What type of information can be trusted in due diligence?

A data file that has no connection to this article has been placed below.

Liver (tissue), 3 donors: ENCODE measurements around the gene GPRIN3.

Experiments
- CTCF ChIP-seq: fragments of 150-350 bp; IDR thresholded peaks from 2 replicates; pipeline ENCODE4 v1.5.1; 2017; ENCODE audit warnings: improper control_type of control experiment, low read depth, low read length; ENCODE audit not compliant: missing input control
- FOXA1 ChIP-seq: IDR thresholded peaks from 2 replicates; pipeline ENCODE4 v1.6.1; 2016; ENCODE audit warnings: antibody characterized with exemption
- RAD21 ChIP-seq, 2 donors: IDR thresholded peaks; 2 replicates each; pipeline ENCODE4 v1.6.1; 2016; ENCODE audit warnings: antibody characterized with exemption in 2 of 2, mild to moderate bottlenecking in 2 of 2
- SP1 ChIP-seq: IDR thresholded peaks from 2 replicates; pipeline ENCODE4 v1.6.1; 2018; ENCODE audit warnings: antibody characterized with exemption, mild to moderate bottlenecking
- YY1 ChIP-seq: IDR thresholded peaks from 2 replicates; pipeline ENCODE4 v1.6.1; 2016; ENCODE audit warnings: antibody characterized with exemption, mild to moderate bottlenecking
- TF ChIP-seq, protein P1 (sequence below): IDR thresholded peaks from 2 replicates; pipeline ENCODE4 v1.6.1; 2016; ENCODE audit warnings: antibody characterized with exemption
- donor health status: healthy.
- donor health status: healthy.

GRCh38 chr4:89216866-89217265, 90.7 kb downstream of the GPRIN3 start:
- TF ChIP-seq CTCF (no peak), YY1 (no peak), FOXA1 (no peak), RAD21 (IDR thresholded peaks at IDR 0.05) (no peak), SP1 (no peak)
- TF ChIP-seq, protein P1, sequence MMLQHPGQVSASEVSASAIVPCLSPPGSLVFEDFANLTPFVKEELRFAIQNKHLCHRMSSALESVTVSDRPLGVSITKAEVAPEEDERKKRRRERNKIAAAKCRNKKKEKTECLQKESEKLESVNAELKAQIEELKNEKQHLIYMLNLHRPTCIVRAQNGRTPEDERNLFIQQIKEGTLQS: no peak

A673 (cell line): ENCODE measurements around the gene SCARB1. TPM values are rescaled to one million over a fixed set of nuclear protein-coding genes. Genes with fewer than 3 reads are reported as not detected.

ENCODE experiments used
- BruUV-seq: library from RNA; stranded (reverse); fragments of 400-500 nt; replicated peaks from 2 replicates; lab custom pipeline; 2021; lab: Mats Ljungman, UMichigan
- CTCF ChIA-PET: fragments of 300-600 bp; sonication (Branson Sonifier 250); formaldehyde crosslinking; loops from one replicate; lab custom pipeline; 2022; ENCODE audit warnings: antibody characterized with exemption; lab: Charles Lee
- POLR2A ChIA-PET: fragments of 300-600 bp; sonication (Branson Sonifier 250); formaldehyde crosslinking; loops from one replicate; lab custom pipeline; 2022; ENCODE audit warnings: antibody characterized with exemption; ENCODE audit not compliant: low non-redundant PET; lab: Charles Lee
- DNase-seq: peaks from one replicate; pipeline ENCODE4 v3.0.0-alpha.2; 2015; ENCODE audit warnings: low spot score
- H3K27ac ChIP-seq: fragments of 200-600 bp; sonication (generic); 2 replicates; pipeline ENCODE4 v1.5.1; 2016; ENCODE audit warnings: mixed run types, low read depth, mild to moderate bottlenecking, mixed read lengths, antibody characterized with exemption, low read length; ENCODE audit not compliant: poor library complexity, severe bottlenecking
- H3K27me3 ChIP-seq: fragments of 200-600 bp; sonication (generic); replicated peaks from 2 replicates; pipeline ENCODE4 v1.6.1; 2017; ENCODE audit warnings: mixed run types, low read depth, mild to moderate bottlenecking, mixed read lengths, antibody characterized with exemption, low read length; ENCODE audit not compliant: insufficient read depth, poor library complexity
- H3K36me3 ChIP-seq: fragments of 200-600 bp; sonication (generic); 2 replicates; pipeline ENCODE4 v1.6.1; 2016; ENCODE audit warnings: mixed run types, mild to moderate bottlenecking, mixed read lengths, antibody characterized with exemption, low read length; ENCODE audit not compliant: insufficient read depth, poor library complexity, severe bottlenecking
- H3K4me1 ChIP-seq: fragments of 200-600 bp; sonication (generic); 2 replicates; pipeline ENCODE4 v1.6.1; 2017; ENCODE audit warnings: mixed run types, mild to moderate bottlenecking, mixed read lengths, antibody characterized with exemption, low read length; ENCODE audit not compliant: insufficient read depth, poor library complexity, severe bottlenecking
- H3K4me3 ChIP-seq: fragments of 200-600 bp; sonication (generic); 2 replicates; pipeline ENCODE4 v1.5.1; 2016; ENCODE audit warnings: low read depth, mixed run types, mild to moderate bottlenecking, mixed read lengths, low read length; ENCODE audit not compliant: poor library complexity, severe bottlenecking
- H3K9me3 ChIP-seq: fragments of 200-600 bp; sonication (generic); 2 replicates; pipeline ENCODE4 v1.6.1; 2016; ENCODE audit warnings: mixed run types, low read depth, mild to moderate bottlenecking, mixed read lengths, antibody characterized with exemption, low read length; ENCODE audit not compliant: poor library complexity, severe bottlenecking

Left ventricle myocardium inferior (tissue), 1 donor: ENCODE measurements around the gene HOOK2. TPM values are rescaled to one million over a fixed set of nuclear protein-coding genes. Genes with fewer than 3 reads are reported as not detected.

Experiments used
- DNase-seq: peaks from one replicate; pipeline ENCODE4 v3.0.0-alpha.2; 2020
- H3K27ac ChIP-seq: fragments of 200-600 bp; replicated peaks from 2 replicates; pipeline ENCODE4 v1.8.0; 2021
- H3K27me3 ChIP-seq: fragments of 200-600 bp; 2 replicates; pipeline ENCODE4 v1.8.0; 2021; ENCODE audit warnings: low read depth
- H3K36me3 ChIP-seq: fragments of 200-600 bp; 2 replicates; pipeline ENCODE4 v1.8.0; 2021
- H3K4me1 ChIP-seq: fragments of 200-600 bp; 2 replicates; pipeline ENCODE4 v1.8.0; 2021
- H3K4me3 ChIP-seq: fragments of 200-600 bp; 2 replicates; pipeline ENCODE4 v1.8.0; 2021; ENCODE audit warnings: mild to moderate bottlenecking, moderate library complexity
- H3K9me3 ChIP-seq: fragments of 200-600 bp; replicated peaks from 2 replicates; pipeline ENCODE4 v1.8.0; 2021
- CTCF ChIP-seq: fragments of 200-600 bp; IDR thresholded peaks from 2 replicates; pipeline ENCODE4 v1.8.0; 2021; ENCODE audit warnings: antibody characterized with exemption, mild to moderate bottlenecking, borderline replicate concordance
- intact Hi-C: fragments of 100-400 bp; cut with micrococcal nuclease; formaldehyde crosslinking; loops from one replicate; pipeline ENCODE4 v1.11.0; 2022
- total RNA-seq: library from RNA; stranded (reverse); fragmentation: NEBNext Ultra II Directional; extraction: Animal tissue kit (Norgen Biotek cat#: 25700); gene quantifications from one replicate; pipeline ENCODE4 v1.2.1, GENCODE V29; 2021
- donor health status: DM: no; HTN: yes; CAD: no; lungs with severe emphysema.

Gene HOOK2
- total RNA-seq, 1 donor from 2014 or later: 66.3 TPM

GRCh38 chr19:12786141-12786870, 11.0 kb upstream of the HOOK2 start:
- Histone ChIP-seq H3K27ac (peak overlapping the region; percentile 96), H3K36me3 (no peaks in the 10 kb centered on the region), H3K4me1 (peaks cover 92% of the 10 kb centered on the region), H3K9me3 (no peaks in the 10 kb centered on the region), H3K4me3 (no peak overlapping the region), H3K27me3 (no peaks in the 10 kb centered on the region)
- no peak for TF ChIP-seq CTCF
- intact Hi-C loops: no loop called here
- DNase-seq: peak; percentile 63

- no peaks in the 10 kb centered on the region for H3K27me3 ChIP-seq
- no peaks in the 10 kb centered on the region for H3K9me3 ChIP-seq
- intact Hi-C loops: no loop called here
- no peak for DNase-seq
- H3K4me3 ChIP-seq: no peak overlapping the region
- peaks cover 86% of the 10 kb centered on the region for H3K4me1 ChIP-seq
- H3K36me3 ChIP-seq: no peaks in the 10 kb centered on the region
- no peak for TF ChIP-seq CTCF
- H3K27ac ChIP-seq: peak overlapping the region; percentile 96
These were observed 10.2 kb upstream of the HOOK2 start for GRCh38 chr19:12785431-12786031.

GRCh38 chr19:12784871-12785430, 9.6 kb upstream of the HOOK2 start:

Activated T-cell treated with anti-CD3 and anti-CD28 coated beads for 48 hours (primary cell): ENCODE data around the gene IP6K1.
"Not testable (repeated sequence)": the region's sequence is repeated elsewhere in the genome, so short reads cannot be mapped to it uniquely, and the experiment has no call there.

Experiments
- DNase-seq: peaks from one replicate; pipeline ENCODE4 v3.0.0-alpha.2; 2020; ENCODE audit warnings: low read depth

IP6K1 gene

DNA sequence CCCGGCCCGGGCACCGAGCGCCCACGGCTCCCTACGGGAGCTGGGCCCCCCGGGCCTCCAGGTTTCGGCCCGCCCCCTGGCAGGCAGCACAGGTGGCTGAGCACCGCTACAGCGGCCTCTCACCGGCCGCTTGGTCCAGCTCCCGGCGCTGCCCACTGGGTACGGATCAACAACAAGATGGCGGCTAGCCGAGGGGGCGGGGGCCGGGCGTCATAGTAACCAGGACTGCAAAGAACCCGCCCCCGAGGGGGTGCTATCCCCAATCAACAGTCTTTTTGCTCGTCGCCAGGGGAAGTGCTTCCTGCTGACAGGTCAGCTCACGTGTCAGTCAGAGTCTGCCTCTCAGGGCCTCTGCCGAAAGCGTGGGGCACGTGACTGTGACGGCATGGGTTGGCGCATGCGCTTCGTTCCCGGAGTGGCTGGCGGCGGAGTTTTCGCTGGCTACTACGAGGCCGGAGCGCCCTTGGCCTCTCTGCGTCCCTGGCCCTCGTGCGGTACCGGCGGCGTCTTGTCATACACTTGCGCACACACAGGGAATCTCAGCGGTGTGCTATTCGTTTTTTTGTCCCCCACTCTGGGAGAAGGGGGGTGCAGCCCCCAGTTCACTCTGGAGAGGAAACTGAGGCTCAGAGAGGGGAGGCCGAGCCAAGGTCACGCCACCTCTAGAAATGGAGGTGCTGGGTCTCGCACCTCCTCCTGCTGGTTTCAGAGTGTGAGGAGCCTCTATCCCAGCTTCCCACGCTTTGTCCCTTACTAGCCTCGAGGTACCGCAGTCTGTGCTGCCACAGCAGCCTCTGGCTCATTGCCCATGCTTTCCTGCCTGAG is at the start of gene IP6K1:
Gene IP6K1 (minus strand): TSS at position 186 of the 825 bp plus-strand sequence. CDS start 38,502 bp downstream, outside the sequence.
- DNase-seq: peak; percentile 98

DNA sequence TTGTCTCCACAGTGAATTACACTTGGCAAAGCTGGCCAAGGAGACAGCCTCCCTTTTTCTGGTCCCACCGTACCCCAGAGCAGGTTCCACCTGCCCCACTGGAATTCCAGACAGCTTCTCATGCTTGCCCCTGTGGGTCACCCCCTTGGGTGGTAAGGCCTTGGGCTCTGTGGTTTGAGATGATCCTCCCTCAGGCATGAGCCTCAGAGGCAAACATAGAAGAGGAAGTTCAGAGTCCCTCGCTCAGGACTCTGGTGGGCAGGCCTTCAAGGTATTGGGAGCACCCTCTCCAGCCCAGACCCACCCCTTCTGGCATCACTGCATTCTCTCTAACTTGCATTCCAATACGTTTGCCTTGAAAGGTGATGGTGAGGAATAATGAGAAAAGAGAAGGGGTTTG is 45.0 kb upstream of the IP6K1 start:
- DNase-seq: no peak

The timing of due diligence is essential to the overall process. Potential issues noted during the process need to be communicated to other team members and decision makers so that the issues can be further investigated or the implications for the transaction can be evaluated before the agreement proceeds to an irreversible stage. Sellers and their advisers routinely tried to require buyers to negotiate a purchase price based solely on public information and a seller-provided information memorandum. Many buyers have made the mistake of investing too much energy in negotiating the purchase terms whereby they tend to limit excessively the scope and timeframe for the due diligence. Sellers seek to control information during the due diligence process by arguing that the published annual reports and disclosures had been reviewed by their attorneys and audited by a major accounting firm. It is important to consider that publicly available information is not always enough and that there are many issues that may not be adequately addressed in a seller-provided information memorandum.